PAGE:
Pittsburgh Penguins captain Sidney Crosby lifts the Stanley Cup after defeating the San Jose Sharks in 2016. (Getty Images)
Last season, the Pittsburgh Penguins were the NHL's third-different champion in as many years. (Photo: Getty Images)
This is the most exciting time of year if you are a sports fan. Baseball season is underway while we are being treated to the NHL’s Stanley Cup and NBA playoffs. 
 
Well, actually, we are being treated to just the Stanley Cup playoffs. I can’t say the same about the NBA no matter how much people and other media outlets try to sell it. 
 
As always, this year’s NHL postseason has been as thrilling and entertaining as ever. The lowest seed in the Western Conference, the Nashville Predators, have made their first-ever conference final after sweeping the top-ranked Chicago Blackhawks and disposing of the St. Louis Blues in six games. 
 
We also have two Game 7’s on Wednesday night to further build the already palpable drama. 
 
The Edmonton Oilers, a team making their first playoff appearance in 11 years, and their 20-year-old captain Connor McDavid travel to Anaheim to face the Ducks.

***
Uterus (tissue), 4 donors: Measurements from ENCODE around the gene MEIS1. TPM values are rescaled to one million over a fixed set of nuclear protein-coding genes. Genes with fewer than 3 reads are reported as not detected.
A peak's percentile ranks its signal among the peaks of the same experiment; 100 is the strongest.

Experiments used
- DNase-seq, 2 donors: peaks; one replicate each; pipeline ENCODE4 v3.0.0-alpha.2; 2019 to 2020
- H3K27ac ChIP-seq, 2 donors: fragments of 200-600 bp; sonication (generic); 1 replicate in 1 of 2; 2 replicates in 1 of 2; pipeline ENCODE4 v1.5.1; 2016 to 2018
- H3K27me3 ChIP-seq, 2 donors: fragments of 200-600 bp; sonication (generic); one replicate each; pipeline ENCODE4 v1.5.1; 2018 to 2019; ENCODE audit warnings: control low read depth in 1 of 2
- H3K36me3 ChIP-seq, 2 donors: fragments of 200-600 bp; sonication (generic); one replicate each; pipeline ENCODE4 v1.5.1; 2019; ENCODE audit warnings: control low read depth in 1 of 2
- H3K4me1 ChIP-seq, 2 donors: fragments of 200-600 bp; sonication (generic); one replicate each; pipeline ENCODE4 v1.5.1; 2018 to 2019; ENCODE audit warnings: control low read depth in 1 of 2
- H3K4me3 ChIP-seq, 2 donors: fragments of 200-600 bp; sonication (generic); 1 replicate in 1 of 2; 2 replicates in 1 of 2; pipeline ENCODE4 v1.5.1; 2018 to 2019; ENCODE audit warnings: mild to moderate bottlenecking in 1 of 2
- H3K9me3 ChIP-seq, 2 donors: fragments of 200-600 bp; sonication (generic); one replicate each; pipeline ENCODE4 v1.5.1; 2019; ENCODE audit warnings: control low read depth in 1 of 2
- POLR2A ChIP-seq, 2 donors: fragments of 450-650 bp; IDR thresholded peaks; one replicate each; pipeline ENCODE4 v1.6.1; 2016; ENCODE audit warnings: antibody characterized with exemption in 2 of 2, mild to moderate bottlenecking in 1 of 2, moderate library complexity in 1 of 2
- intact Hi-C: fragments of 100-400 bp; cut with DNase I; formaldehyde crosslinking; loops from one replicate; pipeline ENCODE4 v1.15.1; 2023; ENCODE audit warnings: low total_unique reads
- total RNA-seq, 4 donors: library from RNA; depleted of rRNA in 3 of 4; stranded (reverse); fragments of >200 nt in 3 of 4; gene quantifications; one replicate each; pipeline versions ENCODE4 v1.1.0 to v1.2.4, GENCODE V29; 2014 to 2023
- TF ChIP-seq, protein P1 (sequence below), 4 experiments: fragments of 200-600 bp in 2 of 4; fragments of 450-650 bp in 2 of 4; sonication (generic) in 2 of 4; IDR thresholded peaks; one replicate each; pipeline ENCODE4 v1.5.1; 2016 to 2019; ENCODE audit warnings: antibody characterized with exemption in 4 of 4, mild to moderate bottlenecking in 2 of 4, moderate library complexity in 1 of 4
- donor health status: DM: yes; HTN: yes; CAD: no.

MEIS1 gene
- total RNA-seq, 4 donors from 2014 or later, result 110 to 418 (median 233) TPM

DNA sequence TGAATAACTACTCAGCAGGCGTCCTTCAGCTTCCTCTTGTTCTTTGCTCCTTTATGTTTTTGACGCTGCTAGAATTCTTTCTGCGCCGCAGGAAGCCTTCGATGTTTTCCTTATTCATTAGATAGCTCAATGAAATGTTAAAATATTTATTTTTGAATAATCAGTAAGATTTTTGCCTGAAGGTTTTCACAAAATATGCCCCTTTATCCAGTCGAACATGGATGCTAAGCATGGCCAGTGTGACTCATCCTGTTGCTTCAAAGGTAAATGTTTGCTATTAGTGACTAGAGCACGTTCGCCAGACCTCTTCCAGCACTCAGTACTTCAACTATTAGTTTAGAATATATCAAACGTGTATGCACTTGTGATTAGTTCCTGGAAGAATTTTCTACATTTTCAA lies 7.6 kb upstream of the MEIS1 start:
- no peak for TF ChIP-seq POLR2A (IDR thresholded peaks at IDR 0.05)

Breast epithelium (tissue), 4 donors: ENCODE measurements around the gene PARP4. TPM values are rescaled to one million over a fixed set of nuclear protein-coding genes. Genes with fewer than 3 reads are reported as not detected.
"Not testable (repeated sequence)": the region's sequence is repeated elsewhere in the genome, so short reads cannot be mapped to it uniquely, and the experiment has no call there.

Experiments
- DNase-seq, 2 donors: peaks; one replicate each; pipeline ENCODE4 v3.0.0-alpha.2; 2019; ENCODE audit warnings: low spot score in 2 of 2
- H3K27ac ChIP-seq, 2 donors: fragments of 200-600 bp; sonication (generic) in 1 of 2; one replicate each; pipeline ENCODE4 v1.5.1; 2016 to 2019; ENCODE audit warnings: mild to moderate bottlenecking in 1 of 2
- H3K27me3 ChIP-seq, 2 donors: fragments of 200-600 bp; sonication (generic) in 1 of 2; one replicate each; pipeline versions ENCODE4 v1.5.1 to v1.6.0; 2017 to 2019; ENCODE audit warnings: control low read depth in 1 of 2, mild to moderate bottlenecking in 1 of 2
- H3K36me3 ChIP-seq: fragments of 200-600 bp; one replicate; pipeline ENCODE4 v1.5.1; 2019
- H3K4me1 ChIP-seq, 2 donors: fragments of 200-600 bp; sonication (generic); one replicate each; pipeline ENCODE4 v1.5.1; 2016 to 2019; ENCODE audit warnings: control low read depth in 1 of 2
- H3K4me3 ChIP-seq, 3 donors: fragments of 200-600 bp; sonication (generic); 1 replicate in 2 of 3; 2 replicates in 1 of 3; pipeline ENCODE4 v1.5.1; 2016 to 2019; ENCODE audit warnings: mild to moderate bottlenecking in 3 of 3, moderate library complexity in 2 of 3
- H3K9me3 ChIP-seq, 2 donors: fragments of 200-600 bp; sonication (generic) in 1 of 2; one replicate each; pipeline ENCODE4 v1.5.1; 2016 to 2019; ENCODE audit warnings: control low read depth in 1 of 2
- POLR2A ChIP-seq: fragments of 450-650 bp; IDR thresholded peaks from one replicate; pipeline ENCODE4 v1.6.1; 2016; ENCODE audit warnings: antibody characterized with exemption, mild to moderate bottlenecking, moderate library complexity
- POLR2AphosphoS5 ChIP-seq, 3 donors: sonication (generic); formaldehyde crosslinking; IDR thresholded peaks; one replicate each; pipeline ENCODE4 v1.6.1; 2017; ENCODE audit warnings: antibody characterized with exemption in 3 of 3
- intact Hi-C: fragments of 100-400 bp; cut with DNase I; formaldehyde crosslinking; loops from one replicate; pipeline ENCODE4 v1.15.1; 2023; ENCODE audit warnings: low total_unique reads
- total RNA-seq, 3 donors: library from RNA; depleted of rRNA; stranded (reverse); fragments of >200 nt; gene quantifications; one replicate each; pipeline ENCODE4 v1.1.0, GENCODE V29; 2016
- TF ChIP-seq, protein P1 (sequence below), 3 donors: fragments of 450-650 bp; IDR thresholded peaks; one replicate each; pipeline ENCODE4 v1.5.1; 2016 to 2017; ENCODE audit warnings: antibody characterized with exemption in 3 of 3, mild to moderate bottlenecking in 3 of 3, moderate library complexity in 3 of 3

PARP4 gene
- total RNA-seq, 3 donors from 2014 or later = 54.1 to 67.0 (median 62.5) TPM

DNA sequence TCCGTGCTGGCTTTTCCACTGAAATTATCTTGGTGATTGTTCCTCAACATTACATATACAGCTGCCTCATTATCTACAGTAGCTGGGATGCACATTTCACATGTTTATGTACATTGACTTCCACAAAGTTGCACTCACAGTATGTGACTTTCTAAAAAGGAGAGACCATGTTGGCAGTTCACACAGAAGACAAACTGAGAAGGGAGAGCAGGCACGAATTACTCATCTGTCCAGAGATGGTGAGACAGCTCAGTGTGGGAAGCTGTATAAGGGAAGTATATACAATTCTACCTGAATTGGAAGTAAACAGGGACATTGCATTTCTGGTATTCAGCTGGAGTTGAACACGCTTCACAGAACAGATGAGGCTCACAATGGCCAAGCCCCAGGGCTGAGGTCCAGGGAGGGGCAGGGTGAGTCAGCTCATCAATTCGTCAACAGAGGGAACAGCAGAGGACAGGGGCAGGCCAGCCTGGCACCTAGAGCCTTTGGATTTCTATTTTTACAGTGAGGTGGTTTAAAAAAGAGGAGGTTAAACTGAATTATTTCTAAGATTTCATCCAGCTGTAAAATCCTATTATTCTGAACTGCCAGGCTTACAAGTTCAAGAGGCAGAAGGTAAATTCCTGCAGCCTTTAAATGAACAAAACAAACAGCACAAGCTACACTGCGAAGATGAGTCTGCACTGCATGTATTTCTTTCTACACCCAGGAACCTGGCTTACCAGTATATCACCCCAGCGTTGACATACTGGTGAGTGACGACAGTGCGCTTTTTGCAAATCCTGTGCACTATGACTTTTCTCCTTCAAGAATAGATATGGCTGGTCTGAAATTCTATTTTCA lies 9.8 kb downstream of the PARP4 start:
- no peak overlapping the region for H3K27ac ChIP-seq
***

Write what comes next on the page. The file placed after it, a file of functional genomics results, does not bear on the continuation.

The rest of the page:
If that wasn’t good enough, two of the greatest players of this generation, Sidney Crosby and Alex Ovechkin, will create a thrilling finale when the Washington Capitals host the Pittsburgh Penguins for all the marbles. 
 
That’s what makes a postseason great; when two evenly matched teams push each other to the brink.
 
In no way can you say this about the NBA playoffs. 
 
There’s no parity. None whatsoever. Everyone is competing to lose to either the Cleveland Cavaliers or Golden State Warriors. 
 
Yet the league and the major media outlets covering it are going to pretend like every first- and second-round game is the sporting gods’ gift to fans everywhere. 
 
It’s not. 
 
The Cavaliers and Warriors haven’t lost a game in the first two rounds as they will likely meet in the NBA Finals for the third consecutive season. 
 
In the last three Stanley Cup Finals, there have been six different teams involved. That’s unpredictability. That’s drama. That’s what fans want.
 
Are we really going to concern ourselves with the poor teams that are grinding to play them in the conference finals? 
 
What’s the point?
 
Call me when the finals start. Maybe I’ll tune in if the referees actually let the players play, grown men stop flopping under minimal contact and stop asking for even more whistles.